Huntley Contractor Charged With Mail Fraud, Causing False Statements To Be Made On Forms Required By Erisa, And Failing To Collect And Pay Over $600,000 In Federal Taxes
ROCKFORD — A Huntley, Ill., concrete contractor was charged today by a federal grand jury in a twenty-seven count indictment. THOMAS MANNING, 58, president of T. Manning Concrete, Inc., located in Huntley, was charged with five counts of mail fraud, five counts of causing false statements to be made on forms required by ERISA, sixteen counts of failing to collect and pay FICA taxes from employee wages, and one count of obstructing the IRS by causing false W-2s and Form 941s to be filed with the IRS.
As alleged in the indictment, Manning, as president of T. Manning Concrete, Inc., hired laborers and cement masons from Unions in Northern Illinois. The Unions provided benefits to their members through various employee benefit plans. Each benefit plan was required to file annual reports stating the total contributions received. T. Manning Concrete was required, by collective bargaining agreements, to submit monthly reports to the benefit plans that stated the number of hours each covered employee worked and to turn over the company’s contributions to those benefit plans. According to the indictment, beginning in 2006, Manning devised a scheme to defraud the benefit plans by understating the number of hours worked by T. Manning Concrete’s covered employees in the monthly reports, and under-paying the monthly contributions that were required on behalf of its covered employees. The indictment also alleges that in order to conceal the understatement of hours and to defraud the benefit plans, Manning caused the covered employees to be paid for the additional hours “under the table,” using checks drawn upon non-payroll bank accounts under Manning’s control. It is alleged that Manning used the U.S. Mail to send the reports and contribution checks to the benefit plans.
By falsely reporting the number of hours worked by covered employees, the indictment claims, Manning caused the benefit plans to make false statements in their annual reports they were required by ERISA to file. The indictment further charges that between 2007 and 2010, Manning, as president of T. Manning Concrete, failed to collect, account for, and pay over a total of approximately $600,680.12 for the employees’ share of Federal Insurance Contribution Act (FICA) taxes due to the IRS on the wages paid using “under the table” checks. Further, it is alleged that from January 2007 through December 2010, Manning obstructed the administration of the internal revenue laws by using the non-payroll bank accounts to pay wages without reporting those wages or withholding and paying over FICA or federal income taxes on those wages to the IRS, thereby causing false W-2s and Form 941s to be filed with the IRS.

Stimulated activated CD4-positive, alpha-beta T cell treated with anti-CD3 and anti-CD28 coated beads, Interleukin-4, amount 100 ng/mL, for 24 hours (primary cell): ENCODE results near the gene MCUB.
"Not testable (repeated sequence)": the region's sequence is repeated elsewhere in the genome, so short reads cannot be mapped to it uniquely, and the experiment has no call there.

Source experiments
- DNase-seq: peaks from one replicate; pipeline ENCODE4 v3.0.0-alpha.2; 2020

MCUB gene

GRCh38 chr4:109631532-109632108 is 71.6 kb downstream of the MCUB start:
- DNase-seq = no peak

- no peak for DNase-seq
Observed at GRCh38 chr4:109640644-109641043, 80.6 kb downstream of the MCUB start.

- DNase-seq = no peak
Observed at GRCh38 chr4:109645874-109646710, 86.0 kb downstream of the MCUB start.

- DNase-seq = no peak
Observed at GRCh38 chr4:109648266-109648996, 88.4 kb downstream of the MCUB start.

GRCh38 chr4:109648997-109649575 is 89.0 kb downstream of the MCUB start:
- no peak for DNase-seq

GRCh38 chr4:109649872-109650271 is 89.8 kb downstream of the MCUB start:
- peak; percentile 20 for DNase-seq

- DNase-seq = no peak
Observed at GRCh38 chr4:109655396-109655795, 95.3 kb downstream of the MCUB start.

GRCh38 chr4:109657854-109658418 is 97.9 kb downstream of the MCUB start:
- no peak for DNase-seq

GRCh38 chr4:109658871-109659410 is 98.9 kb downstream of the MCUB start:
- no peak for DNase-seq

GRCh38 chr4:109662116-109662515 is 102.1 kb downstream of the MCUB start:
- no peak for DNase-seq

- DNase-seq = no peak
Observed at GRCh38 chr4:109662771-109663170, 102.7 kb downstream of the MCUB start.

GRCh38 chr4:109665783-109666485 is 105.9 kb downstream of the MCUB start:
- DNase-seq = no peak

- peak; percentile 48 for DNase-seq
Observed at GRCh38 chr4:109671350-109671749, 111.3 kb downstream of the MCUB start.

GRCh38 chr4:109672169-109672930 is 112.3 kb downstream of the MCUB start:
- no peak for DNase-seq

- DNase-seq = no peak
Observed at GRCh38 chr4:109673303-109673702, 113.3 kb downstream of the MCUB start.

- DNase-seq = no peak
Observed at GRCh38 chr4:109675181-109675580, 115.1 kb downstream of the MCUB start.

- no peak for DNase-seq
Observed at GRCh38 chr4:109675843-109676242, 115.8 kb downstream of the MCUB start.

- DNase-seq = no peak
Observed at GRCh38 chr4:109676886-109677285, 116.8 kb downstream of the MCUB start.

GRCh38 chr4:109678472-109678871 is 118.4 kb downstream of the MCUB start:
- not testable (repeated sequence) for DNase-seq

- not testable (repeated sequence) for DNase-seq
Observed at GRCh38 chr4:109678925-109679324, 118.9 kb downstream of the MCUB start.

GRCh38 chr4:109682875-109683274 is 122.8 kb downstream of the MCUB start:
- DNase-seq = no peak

Each count of mail fraud carries maximum penalties of 20 years in prison and a $250,000 fine, or an alternate fine of twice the loss or twice the gain derived from the offense, whichever is greater. Each count of a false statement in the benefit plans’ annual reports carries maximum penalties of 5 years’ imprisonment and a $250,000 fine. Each count of willful failure to collect or pay taxes carries a maximum sentence of 5 years’ imprisonment, and a $10,000 fine. Each count also carries a maximum period of up to 3 years of supervised release following imprisonment. If convicted, the court must impose a reasonable sentence under federal sentencing statutes and the advisory United States Sentencing Guidelines.
Manning will be arraigned before United States Magistrate Judge Iain D. Johnston on March 31, 2015, at 11:00 a.m. in U.S. District Court in Rockford.
The public is reminded that an indictment contains only charges and is not evidence of guilt. The defendant is presumed innocent and is entitled to a fair trial at which the government has the burden of proving guilt beyond a reasonable doubt.
The indictment was announced by Zachary T. Fardon, United States Attorney for the Northern District of Illinois; James Vanderberg, Special Agent-In-Charge of the Chicago Region of the U. S. Department of Labor, Office of Inspector General; Jeffrey A. Monhart, Director for the Chicago Region of the U.S. Department of Labor - Employee Benefits Security Administration; Stephen Boyd, Special Agent-in-Charge of the Internal Revenue Service - Criminal Investigation Division in Chicago; and Tony Gomez, Postal Inspector-in-Charge of the Chicago Division of the U.S. Postal Inspection Service.
The government is represented by Assistant U.S. Attorney Scott R. Paccagnini.